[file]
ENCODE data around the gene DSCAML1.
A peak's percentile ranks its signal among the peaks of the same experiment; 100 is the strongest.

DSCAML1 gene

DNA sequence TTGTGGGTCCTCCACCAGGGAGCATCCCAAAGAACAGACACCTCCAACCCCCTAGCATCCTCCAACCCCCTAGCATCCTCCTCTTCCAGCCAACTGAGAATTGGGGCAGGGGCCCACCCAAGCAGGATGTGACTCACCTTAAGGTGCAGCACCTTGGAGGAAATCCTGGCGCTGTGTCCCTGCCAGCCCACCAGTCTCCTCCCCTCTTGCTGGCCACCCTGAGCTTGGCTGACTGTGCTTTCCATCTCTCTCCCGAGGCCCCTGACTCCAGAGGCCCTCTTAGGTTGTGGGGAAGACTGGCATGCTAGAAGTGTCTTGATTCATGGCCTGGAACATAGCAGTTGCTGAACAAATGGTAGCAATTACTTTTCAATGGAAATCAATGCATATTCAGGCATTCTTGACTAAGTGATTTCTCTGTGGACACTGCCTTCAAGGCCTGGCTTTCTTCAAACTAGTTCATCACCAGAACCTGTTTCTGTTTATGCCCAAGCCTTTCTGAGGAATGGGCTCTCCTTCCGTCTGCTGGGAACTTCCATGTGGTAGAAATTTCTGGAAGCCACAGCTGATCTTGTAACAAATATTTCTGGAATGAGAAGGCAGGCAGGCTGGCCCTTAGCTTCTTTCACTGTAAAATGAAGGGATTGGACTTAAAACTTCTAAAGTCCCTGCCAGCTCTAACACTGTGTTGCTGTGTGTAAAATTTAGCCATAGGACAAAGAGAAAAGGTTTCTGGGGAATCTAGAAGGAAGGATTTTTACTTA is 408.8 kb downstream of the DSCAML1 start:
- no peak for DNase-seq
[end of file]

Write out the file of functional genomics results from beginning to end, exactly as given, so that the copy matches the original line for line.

ENCODE data around the gene DSCAML1.
A peak's percentile ranks its signal among the peaks of the same experiment; 100 is the strongest.

DSCAML1 gene

DNA sequence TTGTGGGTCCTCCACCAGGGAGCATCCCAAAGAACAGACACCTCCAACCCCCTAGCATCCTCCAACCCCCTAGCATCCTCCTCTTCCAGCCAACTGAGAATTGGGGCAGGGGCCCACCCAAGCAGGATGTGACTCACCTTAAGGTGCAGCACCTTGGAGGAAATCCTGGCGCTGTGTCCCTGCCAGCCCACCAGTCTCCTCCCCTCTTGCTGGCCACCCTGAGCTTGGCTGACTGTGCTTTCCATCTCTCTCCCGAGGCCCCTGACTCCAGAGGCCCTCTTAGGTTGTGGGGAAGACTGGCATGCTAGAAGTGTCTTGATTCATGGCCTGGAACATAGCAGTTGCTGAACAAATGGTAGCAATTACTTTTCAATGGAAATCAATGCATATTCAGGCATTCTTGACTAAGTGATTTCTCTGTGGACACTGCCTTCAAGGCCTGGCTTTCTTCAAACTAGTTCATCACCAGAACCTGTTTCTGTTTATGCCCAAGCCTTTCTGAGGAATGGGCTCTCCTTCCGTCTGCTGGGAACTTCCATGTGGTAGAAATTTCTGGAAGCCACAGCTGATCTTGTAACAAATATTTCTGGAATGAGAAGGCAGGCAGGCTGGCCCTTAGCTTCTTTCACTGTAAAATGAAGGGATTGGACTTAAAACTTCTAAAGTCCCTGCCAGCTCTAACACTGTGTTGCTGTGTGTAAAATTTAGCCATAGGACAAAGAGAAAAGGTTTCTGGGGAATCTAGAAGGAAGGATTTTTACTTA is 408.8 kb downstream of the DSCAML1 start:
- no peak for DNase-seq